Green Recovery plans more effective than return-to-normal stimulus

New analysis, commissioned by the We Mean Business coalition and conducted by Cambridge Econometrics, shows that green recovery plans boost income, employment and GDP better than return-to-normal stimulus measures, with the added benefit of reducing emissions.

In all geographies modelled (global, the EU, Germany, Poland, the UK, USA and India), green recovery plans were found to be more effective than return to normal stimulus approaches that reduce VAT rates and encourage households to resume spending

The analysis models a five point ‘green recovery plan’ and a ‘return-to-normal’ plan each at an equal cost to government. The green recovery plan includes a (smaller) reduction in VAT and:

  • Public investment in energy efficiency
  • Subsidies for wind and solar power
  • Public investment in upgrading electricity grids
  • Car scrappage schemes in which subsidies are only provided to electric vehicles
  • Tree planting programmes

Both recovery plans provide immediate boosts to output and employment, but the impact is consistently larger in the green recovery plan.

Key findings include:

The green recovery plan in the EU would result in 2 million more jobs by 2024. Whilst a green US recovery would deliver nearly 1 million more jobs than a return-to-normal plan.

Globally, there would be 7% reduction in greenhouse gas emissions reduction by 2030 if the five point green recovery plan was implemented.

While not enough to be consistent with the Paris Agreement, the reductions delivered by a green recovery plan would provide a starting point for further policy.

Of the five green stimulus measures, car scrappage schemes to boost EV sales would drive the greatest jobs and GDP growth up to 2030.

For maximum impact green recovery plans need to be tailored to specific economies. For example, in Germany,  a car scrappage scheme could boost the economy while simultaneously creating jobs. It could also reduce emissions by 12-14% if combined with measures to increase energy efficiency and the use of renewables.

Tree planting schemes are effective at creating jobs in countries with the available land, accounting for 10% of the additional GDP and 27% of the additional employment in India and half of the new jobs in Poland.

Hector Pollitt, Chief Economist, Cambridge Econometrics said: “We have known since the time of Keynes and the Great Depression that the most effective way of restarting the economy is through public investment. The near-term economic need for investment currently aligns well with the longer-term need to decarbonise our economies and meet global climate targets. This analysis shows that a set of relatively simple policies could address both issues simultaneously, protecting jobs while taking steps to reduce CO2 emissions. The impacts are potentially large and warrant further investigation at national level.”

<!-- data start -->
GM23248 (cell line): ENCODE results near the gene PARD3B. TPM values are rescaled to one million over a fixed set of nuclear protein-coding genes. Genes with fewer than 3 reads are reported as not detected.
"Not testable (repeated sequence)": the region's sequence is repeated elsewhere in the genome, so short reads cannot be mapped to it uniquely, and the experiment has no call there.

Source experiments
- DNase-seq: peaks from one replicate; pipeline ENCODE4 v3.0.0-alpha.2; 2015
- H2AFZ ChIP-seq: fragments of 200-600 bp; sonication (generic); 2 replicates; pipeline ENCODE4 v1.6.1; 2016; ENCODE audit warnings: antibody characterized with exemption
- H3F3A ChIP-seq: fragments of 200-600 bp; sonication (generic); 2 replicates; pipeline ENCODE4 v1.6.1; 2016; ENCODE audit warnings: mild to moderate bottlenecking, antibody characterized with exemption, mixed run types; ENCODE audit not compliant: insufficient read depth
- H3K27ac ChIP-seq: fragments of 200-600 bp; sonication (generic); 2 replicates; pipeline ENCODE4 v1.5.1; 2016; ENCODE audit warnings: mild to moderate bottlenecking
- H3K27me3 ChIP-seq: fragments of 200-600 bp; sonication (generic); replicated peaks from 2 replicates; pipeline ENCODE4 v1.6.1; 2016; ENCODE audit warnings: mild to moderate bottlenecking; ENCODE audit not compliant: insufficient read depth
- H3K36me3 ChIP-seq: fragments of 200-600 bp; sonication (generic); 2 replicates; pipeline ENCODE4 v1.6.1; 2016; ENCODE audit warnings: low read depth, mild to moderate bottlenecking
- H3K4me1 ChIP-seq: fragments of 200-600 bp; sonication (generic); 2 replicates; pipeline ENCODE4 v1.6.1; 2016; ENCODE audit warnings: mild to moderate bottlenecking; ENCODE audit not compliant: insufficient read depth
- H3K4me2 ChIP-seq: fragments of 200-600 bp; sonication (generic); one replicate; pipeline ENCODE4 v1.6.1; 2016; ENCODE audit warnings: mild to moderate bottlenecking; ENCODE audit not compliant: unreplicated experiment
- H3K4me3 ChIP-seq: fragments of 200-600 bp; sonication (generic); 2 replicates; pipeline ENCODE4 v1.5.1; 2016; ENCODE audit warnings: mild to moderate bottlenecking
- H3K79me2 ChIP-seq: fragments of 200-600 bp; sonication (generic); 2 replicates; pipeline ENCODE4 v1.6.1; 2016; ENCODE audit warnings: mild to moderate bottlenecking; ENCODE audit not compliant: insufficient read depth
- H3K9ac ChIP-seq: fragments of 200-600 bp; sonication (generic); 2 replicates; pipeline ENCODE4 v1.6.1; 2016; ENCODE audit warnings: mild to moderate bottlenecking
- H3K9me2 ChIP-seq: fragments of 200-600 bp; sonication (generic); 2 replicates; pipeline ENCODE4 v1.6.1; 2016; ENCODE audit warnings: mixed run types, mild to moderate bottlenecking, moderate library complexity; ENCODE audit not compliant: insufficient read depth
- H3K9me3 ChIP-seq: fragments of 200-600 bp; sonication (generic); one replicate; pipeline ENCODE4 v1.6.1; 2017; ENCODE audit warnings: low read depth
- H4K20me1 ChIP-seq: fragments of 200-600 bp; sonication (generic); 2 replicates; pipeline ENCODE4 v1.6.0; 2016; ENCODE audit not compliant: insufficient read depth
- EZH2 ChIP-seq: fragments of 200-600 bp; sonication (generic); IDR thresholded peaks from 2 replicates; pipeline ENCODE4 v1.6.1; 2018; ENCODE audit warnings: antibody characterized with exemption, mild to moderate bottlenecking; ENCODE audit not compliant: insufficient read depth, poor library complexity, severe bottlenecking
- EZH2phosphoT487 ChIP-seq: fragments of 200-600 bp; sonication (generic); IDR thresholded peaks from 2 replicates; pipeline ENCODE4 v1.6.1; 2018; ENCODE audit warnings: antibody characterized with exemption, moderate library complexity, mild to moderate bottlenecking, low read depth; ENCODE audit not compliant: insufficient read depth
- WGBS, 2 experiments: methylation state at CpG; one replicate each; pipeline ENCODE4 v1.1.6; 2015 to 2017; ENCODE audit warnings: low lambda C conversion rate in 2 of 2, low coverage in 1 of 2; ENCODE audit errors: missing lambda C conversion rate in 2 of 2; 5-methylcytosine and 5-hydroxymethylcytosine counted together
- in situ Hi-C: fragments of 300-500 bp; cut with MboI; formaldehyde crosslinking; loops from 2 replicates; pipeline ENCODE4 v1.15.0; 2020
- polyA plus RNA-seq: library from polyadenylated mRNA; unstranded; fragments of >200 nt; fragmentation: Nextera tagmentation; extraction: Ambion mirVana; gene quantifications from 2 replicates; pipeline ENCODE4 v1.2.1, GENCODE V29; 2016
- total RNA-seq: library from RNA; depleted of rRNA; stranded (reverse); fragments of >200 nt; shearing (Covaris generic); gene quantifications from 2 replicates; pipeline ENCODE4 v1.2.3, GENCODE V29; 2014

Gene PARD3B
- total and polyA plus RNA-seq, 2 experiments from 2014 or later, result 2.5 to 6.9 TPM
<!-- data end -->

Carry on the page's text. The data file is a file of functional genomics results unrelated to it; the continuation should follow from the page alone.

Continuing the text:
Maria Mendiluce, CEO of the We Mean Business coalition said: “This report confirms what many companies already know – investing in the zero-carbon future is the best way to ensure business success. For governments, spending and tailoring policies in a way that boosts green technologies and innovation brings benefits to businesses, economies and people as well as cutting emissions. To invest in any other way would be to set the world on course for economic and environmental disaster at a time when we need to build resilience.”

Eliot Whittington, Director, European Corporate Leaders Group (CLG Europe) said: “Covid-19 has exposed deep flaws in how we consider systemic risk. A simple return to a pre-pandemic business-as-usual would be a failure to understand what lies ahead and would store up further problems that we would be even less well suited to face. We now have an urgent need to build resilience to shocks to our economies and societies like the pandemic – and climate change stands out as just such a threat. The evidence in this report clearly shows a green recovery, which lets us stabilise and regrow economies while working to face up to the climate change challenge is not only possible, it is essential. The only viable way forward is a resilient, inclusive and climate neutral recovery plan.”